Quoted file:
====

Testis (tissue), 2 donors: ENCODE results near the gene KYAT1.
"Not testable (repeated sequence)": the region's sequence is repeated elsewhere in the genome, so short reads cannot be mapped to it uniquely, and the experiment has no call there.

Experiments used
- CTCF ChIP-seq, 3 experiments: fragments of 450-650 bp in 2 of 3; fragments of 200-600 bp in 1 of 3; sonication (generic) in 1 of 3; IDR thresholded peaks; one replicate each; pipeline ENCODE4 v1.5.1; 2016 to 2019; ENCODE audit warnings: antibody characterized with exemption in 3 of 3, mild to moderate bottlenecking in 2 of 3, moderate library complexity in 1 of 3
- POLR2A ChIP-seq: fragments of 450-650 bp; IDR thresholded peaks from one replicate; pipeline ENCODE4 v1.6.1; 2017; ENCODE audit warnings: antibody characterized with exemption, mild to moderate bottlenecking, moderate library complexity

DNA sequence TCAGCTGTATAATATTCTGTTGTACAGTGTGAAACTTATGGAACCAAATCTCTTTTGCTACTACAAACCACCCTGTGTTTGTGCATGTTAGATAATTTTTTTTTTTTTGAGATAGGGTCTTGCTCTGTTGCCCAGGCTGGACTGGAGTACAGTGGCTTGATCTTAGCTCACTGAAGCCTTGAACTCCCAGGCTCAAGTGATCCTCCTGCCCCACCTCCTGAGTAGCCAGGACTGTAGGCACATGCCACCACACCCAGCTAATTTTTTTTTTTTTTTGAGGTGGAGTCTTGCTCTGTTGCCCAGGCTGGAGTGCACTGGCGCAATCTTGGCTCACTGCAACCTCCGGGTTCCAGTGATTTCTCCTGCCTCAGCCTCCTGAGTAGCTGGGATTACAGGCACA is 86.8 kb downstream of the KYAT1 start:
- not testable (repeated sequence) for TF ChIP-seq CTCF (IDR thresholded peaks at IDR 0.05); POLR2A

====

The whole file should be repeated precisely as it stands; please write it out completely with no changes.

Testis (tissue), 2 donors: ENCODE results near the gene KYAT1.
"Not testable (repeated sequence)": the region's sequence is repeated elsewhere in the genome, so short reads cannot be mapped to it uniquely, and the experiment has no call there.

Experiments used
- CTCF ChIP-seq, 3 experiments: fragments of 450-650 bp in 2 of 3; fragments of 200-600 bp in 1 of 3; sonication (generic) in 1 of 3; IDR thresholded peaks; one replicate each; pipeline ENCODE4 v1.5.1; 2016 to 2019; ENCODE audit warnings: antibody characterized with exemption in 3 of 3, mild to moderate bottlenecking in 2 of 3, moderate library complexity in 1 of 3
- POLR2A ChIP-seq: fragments of 450-650 bp; IDR thresholded peaks from one replicate; pipeline ENCODE4 v1.6.1; 2017; ENCODE audit warnings: antibody characterized with exemption, mild to moderate bottlenecking, moderate library complexity

DNA sequence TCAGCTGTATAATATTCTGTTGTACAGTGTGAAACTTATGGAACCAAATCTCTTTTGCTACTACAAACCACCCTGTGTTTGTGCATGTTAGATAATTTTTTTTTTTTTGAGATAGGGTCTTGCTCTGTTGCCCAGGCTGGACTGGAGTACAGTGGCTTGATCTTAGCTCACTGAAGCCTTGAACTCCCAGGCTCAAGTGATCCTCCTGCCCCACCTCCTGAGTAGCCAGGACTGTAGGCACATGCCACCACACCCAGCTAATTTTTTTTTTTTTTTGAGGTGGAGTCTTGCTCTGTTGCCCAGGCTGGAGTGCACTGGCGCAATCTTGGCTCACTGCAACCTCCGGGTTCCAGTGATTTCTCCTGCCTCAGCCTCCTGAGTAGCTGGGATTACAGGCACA is 86.8 kb downstream of the KYAT1 start:
- not testable (repeated sequence) for TF ChIP-seq CTCF (IDR thresholded peaks at IDR 0.05); POLR2A